The Earned Income Tax Credit (EITC) was incepted in the year nineteen hundred and seventy-five. The program is a tax cushion meant for both low-income and middle- income working individuals. It is aimed at offsetting payroll and income taxes and in the process, increase the amount of cash available for disposal. It has in recent years expanded considerably and currently; it is the most effective anti-poverty program present in the United States. Workers receive a credit similar to the percentage of their income up to the established maximum credit limit (Dahl & Lance, 2012). As per two thousand and three, a total of twenty-two million families had received the EITC payments, and the amount that had been disbursed by then was 38.7 billion dollars. The objective of EITC has been to transfer income; promote equal distribution of resources and while in the process encouraging citizens to work.
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The program has received significant political support over the years, and its prominence has been on the rise previously, and the proprietors have shifted the focus to limit the reliance that may be promoted by the welfare plans contained inside Earned Income Tax Credit. To be a beneficiary of EITC, the low- income workers must have filed a tax return. It is implemented under the Internal Revenue Service (IRS). Elssa & Hilary (2004) found out that this approach adopted has various advantages which are inclusive of reducing administrative costs; it has proved to be efficient; has over seventy-five percent participation nationwide and it is independent of employer cost as no employer is required in filing documentation for an employee. Discussed are some of the benefits.
Promotion of working culture; Encouraging and Rewarding work.
No other single program encourages individuals to work in the U.S than the Earned Income Tax Credit. The program is designed to change the attitude of people towards as an activity that is enjoyable to engage in and particularly encourages single parents, and it makes work attractive by offering attractive waged and salaries and also improving the working conditions ( Ellwood,2000 pp1063-1105). The program has the strongest working incentive in the labor market; it allows an individual to choose the hours that they feel to dedicate to working. The freedom of choosing working hours serves to the best interest of single mothers as it only allows them to work when they are free from parenting roles like when the children are in schools. The incentive further allows the single parents to choose the number of hours that they feel they need to work and they have the option of increasing the number of workings if they need some extra cash that they can use to meet other family needs.
A few thousand dollars can noticeably help persuade single parents to favor working as opposed to not working and just wait for the welfare program. The dollars are given independent of average return to working. The dollars constitute the after-tax earnings in addition to the benefits of cash that a single parent preferably a woman gets if she chooses to work less the monetary benefits that she receives if she was not involved in working. The average net return to work was 1,442 dollars by the year nineteen ninety-six (Elssa & Hilary, 2004). This increase in incentives was most considerably designed to favor those single mothers deemed to have low skills and expertise. The program also takes into consideration, the difference in women based on the number of children, the respective state taxes that they are subject to and the relative Tax Credit benefits in comparison to the cost of living in the states that they are residing.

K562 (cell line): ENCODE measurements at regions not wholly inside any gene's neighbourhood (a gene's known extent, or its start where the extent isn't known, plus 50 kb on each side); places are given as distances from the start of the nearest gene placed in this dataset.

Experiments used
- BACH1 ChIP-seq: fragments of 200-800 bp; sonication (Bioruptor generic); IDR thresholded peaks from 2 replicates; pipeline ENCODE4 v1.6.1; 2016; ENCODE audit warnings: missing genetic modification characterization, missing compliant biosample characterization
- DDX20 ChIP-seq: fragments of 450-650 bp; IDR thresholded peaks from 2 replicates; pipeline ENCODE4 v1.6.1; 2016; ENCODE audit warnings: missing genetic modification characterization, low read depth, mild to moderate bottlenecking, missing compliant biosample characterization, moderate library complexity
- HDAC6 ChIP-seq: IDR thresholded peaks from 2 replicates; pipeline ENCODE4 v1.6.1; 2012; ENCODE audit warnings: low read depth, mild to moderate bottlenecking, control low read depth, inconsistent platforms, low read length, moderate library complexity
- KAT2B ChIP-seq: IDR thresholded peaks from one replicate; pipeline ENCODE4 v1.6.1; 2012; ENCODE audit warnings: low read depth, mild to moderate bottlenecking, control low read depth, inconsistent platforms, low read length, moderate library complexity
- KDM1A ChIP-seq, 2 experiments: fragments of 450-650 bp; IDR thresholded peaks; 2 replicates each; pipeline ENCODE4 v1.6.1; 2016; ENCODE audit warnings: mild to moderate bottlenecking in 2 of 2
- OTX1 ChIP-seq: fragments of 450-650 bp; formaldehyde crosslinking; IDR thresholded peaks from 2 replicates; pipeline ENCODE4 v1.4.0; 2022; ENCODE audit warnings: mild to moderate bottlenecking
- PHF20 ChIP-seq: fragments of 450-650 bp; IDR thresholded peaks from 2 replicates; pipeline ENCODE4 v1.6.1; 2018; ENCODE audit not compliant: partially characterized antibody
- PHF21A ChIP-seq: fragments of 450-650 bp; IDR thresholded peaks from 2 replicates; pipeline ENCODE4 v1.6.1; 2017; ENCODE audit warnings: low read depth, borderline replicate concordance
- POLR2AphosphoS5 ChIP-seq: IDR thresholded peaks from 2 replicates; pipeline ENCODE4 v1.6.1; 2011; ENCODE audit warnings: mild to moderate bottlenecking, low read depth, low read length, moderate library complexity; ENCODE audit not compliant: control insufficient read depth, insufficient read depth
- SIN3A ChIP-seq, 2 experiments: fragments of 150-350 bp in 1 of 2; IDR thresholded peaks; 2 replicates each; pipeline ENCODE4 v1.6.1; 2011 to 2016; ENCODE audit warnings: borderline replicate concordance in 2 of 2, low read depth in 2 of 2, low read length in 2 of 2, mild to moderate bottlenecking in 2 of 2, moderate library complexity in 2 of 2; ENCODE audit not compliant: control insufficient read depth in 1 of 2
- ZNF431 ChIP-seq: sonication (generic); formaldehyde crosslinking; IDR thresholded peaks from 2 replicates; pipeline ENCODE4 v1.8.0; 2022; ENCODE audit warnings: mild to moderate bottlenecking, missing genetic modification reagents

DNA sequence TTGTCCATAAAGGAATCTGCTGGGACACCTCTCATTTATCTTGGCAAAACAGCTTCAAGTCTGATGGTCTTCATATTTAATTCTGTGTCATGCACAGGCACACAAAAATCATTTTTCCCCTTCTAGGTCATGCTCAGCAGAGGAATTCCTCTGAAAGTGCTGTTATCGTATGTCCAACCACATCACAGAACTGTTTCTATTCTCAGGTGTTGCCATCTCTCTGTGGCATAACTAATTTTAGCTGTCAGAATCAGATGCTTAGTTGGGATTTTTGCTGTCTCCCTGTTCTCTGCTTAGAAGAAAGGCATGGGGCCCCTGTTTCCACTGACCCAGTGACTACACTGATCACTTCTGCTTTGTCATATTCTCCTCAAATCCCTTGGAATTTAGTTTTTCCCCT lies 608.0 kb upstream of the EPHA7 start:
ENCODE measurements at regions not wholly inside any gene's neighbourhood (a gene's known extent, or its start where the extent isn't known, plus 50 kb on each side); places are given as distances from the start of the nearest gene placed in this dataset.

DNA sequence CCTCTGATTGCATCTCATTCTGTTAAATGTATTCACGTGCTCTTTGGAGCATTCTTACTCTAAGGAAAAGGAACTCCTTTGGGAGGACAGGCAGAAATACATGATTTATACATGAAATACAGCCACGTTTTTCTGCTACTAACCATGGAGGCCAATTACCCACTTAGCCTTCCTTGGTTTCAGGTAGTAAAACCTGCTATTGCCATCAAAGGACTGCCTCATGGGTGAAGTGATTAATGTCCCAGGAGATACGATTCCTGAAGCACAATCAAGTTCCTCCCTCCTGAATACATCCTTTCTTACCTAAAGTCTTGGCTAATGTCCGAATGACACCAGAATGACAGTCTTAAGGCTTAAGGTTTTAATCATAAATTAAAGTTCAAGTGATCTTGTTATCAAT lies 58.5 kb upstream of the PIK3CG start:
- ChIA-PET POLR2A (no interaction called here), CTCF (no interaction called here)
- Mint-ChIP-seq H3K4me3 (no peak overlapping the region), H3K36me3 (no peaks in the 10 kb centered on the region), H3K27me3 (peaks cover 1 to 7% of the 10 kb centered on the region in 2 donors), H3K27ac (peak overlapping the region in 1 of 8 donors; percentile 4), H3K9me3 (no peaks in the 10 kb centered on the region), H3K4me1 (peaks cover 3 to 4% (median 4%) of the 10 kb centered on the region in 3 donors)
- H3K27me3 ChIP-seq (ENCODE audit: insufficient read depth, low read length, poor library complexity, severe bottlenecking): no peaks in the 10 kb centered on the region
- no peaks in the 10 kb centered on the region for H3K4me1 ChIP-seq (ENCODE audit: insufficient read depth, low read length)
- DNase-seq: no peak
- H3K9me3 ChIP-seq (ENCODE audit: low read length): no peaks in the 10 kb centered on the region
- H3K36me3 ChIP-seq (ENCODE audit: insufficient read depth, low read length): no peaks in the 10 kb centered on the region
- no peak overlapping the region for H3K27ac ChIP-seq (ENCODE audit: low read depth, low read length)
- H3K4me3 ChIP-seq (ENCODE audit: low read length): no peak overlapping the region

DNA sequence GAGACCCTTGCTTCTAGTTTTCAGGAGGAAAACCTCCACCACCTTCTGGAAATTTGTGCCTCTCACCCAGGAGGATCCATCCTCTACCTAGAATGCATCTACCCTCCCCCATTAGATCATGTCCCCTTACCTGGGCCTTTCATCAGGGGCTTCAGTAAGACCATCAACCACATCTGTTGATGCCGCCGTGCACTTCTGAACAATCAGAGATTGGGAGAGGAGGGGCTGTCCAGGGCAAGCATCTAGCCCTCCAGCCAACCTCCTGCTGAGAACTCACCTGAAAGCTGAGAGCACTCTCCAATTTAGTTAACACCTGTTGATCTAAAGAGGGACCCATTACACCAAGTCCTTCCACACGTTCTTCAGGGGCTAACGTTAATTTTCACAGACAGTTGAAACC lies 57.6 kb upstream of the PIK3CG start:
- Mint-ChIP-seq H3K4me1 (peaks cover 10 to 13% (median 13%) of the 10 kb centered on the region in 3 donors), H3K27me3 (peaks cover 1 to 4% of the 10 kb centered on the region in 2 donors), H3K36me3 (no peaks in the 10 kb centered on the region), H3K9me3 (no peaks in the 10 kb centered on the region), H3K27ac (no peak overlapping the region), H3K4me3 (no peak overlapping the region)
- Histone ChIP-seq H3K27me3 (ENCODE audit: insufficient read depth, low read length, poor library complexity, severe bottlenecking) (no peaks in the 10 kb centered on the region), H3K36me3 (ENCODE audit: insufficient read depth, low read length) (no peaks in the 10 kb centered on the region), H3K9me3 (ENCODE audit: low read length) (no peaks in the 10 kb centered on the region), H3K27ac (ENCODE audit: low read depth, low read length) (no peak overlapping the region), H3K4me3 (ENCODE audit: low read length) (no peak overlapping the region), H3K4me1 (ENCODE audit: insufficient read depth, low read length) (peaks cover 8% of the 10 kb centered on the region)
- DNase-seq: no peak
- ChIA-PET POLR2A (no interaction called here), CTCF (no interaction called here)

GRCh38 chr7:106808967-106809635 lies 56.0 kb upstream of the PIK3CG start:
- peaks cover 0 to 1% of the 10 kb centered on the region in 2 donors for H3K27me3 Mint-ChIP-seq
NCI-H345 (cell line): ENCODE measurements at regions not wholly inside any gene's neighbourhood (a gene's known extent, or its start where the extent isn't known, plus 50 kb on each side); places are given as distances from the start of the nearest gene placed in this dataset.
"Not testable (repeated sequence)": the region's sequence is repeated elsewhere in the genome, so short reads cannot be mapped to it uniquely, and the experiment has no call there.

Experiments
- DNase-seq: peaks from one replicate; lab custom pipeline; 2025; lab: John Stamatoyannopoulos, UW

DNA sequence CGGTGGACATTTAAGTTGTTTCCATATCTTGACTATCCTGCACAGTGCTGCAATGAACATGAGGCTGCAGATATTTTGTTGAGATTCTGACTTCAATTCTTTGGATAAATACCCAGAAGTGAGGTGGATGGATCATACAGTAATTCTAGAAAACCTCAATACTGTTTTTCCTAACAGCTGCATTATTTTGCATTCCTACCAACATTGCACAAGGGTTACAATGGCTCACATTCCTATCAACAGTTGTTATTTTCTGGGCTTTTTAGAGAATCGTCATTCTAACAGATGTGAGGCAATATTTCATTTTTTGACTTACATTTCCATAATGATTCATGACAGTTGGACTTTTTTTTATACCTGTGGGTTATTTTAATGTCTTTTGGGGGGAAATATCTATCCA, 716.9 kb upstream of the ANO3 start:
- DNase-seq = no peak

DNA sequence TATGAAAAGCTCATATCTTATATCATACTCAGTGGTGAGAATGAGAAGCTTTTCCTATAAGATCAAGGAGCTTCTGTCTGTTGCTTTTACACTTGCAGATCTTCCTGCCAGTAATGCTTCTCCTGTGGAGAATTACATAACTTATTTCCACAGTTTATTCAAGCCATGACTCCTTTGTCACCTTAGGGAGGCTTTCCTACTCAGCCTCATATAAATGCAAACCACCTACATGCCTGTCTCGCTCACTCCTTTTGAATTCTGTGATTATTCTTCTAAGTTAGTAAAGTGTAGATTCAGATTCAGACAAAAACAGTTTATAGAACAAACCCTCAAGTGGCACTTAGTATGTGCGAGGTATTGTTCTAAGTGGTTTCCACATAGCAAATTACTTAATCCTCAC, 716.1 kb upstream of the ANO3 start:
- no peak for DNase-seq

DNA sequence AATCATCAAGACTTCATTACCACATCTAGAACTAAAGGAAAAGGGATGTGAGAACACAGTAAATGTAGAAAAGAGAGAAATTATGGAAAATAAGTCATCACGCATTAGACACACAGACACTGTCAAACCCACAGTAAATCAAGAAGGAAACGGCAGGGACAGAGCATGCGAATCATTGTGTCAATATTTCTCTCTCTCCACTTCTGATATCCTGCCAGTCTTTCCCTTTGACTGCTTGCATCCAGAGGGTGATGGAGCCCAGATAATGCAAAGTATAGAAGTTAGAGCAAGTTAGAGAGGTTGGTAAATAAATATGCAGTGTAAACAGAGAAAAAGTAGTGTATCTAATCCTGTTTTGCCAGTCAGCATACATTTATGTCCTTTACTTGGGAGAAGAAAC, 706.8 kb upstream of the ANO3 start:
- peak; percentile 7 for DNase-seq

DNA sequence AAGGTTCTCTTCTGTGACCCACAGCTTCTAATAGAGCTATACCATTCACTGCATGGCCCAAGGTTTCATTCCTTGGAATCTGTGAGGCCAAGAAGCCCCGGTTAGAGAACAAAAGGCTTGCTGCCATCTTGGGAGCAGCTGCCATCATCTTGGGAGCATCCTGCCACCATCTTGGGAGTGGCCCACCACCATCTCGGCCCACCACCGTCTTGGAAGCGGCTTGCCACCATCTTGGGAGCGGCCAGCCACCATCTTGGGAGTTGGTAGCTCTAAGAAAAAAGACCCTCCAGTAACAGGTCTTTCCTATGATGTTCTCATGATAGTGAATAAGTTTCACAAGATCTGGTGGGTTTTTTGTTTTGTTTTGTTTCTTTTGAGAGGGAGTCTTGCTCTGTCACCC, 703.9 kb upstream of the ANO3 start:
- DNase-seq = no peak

The level of employment for single mothers has been on the rise since the inception of the Earned Income Tax Credit, and most studies attribute it to have a seven percentage above average points or even higher. The largest changes witnessed in the employment of single mothers between the years 1984 and 2005 has been that EITC programs have led to the employment of a single mother without high school degree. The employment has also over the years favored the single mothers as opposed to single women without children. However, this promotion has had various hindrances. Some employers prefer certain working hours and therefore, limiting the choosing of hours to within the range stated by the employer. Other limitations include measurement disparities in hours and the flawed perception of marginal tax rates as they lack clear explanations ( Elssa & Liebman, 1996 pp 605-637).
Reduction of poverty levels and Promoting Equity
Dahl and Lance (2012) suggested that the Earned Income Tax Credit main impact is a reduction of poverty levels for individuals and families and promoting a fair distribution of resources and it achieves these objectives by employing the two strategies of supplementing salaries of low-income earning individuals and encouraging individuals to embrace the working culture. The food-preparation sector has an employment rate of one for eleven jobs, and it employs over an approximate of 12 million people. However, it has the least payment rate, and most works have to come to the realization that not even an increase in the number of working hours can get out of poverty. By supplementing the wages, EITC helps the families to make ends meet, and it also comes along with other on-c ash benefits and also putting in place tax credits that are refundable as income and these credits have helped elevate over 5 million children out of poverty more than any other program in the U.S.
The low income earning individuals are exempted from paying taxes in attempts of increasing their available disposable income to meet family needs. Also, the Earned Income Tax Credit has a refundable nature where persons are allowed to collect tax credit which in return boosts their income. These tax credits are received through two ways; receiving the EITC annually as a tax refund and receiving it in portions or installments after regular intervals in the form of a paycheck (Elssa & Liebman, 1996 pp 605-637). Approximately all EITC beneficiaries do apply for their tax returns and the lump sum payments provided gives room for flexibility and allows the persons to utilize them effectively.
The cost of the Earned Income Tax Credit by the year 2013 was fifty-six billion dollars making it the third largest in-country behind Medicaid and Federal respectively. In the year 2010 alone, an approximate of twenty-seven million American homes received more than 56 billion dollars in payments from the EITC program. The EITC dollars have a significant effect on improving the lives of people and communities, and the program has so far facilitated any repayment of payroll taxes ought to be paid low-earning working individuals. The American Census Bureau in 2010 used a different approach in calculating the level of poverty in the United States; the result was that the Earned Income Tax Credit had managed to lift an approximate 5.4 million people way above the poverty line (Elssa & Hilary, 2004).